Suppose we had been handed this to do list by people who had made the decision “let’s do this” first, and told us what it was going to require of us second, without having the benefit of any church lady’s first-hand experience of what that would mean practically speaking, at least not beforehand.
How different would our experience have been?
I can’t help thinking it would have been different.
Because I think most of us [human beings] would agree that one of the essential elements of what we think of as “freedom,” that makes freedom different from coercion or compulsion, is “consent” – the “Yes!” we give to something we choose, in preference to all the other stuff we are saying “So, no” to when we agree to this, whatever this is. The recognition that we really have a choice in the “OK, this.”
[Like a week of working on bicentennial celebration events, instead of a week of long leisurely evenings at home watching Netflix and getting to bed early.]
Having a place at the table, having a voice in making the decision in the first place, really makes a difference when it comes to that kind of consent.
It’s less like grudgery drudgery and more like joy to do the tasks on the to do list when you helped put them there in the first place.
I think the complementarians are wrong about “the Bible says” when it comes to having church ladies on church planning task forces and Sessions and their other-denominational counterparts.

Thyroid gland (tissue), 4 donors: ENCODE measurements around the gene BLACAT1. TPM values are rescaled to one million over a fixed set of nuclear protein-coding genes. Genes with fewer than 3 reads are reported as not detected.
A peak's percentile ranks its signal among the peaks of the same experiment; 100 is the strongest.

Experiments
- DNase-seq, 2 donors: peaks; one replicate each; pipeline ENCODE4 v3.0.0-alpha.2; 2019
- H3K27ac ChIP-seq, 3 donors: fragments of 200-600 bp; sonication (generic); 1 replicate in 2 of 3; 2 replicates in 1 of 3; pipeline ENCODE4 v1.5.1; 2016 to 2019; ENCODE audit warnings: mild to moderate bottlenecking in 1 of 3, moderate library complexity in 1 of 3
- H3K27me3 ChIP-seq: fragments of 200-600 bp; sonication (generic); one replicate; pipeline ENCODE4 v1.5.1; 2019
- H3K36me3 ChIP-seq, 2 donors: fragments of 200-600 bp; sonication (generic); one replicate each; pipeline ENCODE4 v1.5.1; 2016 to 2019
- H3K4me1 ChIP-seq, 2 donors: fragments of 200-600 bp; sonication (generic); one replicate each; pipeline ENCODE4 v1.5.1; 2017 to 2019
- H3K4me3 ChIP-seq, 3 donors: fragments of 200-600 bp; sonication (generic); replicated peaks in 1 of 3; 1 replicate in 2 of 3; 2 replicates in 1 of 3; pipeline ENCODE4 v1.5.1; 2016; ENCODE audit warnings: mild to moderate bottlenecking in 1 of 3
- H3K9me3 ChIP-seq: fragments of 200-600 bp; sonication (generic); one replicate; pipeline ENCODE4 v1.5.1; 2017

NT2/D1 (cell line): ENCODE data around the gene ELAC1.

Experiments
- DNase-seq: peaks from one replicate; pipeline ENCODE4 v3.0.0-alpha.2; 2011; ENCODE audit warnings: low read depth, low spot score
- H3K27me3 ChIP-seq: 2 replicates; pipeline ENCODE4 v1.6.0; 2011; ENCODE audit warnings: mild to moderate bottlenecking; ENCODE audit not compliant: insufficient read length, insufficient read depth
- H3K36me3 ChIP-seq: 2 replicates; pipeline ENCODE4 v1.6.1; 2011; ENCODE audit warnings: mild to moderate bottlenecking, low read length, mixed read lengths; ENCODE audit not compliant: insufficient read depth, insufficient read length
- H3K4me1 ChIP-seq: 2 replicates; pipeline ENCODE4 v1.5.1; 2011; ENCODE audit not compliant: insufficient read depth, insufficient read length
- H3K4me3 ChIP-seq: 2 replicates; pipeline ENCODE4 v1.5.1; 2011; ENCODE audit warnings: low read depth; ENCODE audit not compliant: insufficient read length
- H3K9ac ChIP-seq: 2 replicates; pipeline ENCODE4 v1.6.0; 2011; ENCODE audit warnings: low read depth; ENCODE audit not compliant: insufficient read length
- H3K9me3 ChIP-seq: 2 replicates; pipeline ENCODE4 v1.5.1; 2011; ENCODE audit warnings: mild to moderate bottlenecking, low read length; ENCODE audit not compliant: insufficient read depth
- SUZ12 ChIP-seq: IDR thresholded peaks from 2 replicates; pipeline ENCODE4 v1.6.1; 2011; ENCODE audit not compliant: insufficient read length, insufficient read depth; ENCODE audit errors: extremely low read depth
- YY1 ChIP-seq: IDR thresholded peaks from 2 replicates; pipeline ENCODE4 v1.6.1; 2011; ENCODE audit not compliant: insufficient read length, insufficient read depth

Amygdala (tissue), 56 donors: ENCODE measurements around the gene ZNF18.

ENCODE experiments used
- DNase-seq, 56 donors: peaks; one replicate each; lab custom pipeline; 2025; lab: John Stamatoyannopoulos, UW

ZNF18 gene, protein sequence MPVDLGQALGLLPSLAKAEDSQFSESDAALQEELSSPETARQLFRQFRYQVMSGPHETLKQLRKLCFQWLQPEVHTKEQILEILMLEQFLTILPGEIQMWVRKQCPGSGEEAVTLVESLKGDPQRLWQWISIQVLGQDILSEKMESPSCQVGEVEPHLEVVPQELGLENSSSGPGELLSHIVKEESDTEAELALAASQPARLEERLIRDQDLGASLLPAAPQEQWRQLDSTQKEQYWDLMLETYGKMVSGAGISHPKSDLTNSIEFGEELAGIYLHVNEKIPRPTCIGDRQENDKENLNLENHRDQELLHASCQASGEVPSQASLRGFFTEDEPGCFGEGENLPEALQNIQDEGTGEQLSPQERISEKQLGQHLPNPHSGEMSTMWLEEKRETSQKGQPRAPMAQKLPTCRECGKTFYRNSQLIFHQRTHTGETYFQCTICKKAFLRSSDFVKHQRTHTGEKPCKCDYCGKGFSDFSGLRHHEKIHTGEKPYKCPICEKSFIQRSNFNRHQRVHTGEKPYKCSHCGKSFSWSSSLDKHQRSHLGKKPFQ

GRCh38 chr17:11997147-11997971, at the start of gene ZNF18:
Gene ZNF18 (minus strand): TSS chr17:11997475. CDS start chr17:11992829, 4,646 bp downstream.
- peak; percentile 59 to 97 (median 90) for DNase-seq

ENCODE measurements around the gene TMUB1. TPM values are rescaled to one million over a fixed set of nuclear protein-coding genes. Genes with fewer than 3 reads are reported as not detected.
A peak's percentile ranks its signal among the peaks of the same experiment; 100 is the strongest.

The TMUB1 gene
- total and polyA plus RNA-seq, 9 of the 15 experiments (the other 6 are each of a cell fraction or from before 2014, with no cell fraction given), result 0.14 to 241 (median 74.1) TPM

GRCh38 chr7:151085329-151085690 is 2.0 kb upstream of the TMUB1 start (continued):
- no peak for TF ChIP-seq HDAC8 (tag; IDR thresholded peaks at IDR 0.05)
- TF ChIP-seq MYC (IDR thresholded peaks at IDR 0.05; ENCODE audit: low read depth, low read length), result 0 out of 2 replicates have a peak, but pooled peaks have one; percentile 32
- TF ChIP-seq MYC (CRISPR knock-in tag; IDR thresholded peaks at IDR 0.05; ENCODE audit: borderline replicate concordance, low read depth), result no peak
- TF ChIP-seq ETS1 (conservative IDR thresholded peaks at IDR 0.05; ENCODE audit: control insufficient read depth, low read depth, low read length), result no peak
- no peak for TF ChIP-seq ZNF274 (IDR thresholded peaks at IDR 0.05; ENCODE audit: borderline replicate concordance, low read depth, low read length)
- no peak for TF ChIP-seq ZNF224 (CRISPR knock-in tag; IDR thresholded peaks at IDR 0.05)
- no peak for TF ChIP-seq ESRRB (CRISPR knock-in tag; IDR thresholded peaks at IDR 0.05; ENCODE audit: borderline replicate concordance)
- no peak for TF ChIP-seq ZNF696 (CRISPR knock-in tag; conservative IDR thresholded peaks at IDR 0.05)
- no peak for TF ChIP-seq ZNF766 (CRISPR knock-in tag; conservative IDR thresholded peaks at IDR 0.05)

Mainly because I think we know this, and we know it from the Bible: that God is into mobilizing that free kind of consent, more than God is into engineering the kind of resigned compliance that is the fruit of compulsion or coercion.
The kind people often get when they “pull rank,” as we sometimes say.
Which is something people can have to do when they make to do lists for other people.
And as coincidence or providence would have it, someone else was just saying something similar, in the context of thinking about Revelation 3:20, about how Jesus seeks “permission.”
Instead of “pulling rank.”
As we sometimes say, knowing what we know about rank, and about pulling it, and about how that feels.
2 responses to “Who Makes the To Do List?”
This anecdote seems to say something about who actually makes decisions in a church:
I was amused to overhear a louder than necessary conversation at the next table in an out-of-town restaurant. The participants, clearly local Episcopalians, complained that some “Presbyterian types” had joined their church and gotten elected to the Vestry (=Session?). Seems they were convinced that if they voted in a new policy for the congregation, the Rector (=Pastor?) was obliged to follow it, whereas the Rector’s actual response was basically, “You’ve got to be kidding!” I felt happy to be a Presbyterian right then.
LikeLiked by 1 person
LOL – it’s true that there’s a difference between how decisions are made “officially” and how decisions are made in practice, so that they stick.
(I suspect that in practice, “complementarians” often end up with a system where the all-male church board proposes and the church ladies’ committee disposes. Such that the church ladies’ input comes to matter, either way. Still … I’m a fan of direct and transparent deliberation and decision, over indirect and occult – the Presbyterian in me, again, probably.)